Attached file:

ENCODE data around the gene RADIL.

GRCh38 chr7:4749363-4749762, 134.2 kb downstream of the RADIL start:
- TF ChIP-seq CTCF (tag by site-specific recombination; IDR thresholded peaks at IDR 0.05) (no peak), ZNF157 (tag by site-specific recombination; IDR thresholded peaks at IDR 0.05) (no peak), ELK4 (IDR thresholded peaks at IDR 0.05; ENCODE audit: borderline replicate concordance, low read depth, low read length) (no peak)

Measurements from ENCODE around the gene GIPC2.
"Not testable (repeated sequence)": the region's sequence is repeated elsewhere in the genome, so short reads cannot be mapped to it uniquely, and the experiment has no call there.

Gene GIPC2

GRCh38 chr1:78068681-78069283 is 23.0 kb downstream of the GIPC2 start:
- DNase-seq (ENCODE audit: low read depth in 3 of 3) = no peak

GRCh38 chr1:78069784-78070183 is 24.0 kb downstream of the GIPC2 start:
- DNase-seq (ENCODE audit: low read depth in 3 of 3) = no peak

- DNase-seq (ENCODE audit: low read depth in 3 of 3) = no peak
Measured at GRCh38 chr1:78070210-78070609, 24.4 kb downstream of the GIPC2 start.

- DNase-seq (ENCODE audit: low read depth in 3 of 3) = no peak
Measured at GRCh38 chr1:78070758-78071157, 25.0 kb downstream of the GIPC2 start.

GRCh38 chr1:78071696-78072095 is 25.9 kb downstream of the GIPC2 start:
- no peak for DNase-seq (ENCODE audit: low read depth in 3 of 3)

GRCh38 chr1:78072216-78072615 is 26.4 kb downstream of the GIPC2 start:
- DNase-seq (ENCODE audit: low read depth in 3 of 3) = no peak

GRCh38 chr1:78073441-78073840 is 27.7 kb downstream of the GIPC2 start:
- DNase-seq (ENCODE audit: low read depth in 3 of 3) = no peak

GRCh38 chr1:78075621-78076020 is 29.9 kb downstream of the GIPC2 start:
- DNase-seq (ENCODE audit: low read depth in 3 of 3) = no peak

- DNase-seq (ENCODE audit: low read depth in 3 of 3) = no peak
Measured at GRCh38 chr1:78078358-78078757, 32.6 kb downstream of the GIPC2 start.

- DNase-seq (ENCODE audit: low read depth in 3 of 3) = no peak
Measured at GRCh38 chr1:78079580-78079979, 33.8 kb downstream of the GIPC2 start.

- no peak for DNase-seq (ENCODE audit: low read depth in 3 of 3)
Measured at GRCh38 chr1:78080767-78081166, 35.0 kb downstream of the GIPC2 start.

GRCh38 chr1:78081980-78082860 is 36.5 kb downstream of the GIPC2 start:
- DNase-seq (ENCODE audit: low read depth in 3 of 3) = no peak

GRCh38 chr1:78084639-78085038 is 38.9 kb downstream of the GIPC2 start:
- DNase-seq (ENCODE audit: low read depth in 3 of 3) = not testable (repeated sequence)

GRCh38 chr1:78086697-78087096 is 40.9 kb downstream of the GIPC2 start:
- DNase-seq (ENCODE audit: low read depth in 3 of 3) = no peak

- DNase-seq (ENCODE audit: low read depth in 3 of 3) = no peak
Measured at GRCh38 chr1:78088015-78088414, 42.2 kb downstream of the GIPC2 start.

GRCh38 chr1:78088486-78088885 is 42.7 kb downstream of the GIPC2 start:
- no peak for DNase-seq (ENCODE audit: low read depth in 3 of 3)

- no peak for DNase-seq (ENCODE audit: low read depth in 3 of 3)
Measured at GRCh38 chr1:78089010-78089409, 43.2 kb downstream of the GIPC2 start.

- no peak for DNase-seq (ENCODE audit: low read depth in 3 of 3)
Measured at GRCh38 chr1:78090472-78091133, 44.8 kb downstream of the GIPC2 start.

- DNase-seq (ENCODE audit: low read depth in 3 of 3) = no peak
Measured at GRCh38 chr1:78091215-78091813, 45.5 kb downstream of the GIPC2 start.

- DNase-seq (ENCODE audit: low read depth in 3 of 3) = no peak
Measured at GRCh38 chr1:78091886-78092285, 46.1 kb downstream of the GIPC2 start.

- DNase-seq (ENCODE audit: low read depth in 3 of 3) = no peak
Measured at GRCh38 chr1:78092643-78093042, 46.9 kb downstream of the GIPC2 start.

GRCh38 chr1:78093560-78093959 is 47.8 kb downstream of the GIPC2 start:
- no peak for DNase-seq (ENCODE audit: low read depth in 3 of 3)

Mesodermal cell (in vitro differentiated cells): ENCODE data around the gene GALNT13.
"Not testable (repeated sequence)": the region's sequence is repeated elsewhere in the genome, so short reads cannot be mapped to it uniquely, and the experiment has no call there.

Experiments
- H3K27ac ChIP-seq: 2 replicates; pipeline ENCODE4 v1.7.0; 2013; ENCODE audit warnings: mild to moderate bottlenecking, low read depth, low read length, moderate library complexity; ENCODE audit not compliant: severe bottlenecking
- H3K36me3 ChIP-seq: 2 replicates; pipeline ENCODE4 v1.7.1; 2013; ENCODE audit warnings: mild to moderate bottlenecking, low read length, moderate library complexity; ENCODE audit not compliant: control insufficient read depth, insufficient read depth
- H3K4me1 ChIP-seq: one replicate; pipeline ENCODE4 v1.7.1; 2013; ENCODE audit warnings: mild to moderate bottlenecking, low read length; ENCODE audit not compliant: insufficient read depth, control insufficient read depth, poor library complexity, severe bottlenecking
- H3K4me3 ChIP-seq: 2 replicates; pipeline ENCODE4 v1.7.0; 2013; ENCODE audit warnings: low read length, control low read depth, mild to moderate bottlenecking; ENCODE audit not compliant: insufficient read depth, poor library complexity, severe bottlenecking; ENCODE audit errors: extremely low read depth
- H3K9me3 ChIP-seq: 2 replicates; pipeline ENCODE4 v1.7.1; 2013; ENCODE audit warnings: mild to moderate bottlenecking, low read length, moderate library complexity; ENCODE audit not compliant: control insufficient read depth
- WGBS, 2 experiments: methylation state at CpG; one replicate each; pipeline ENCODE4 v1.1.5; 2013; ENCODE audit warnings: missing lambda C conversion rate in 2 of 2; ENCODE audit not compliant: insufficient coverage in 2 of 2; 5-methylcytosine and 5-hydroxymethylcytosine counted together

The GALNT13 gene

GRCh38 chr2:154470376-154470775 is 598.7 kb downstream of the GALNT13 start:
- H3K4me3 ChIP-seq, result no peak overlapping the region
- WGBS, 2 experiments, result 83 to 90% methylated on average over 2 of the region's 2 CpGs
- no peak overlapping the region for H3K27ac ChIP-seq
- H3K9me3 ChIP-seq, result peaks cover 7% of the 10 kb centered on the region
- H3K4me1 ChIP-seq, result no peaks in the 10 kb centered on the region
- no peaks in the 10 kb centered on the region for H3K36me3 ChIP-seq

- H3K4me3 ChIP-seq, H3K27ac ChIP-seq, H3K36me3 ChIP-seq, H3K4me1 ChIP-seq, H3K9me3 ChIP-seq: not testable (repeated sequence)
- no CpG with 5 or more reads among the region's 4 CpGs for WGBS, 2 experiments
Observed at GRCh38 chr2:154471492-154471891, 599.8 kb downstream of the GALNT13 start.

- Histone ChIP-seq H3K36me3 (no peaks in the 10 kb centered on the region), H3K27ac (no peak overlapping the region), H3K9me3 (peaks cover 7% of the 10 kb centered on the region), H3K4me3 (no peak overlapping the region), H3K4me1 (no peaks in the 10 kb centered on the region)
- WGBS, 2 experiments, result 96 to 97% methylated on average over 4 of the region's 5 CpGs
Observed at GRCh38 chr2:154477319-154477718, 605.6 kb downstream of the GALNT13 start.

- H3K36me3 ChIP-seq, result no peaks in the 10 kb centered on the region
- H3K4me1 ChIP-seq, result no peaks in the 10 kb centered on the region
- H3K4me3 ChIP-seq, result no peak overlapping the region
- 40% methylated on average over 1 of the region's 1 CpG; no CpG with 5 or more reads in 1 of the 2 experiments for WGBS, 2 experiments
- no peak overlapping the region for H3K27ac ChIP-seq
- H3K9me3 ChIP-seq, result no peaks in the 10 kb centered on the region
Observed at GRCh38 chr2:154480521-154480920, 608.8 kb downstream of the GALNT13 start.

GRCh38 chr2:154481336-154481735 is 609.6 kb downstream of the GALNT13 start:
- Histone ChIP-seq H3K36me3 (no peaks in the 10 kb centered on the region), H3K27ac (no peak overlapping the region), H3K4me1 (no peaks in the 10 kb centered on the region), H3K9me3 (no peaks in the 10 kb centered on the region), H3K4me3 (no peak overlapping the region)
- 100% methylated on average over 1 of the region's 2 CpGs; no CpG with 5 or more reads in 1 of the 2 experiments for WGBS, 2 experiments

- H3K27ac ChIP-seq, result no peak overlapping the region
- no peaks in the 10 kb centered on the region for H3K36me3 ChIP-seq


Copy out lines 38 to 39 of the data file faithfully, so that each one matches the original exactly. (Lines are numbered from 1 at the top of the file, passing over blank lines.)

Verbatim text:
- no peak for DNase-seq (ENCODE audit: low read depth in 3 of 3)

- no peak for DNase-seq (ENCODE audit: low read depth in 3 of 3)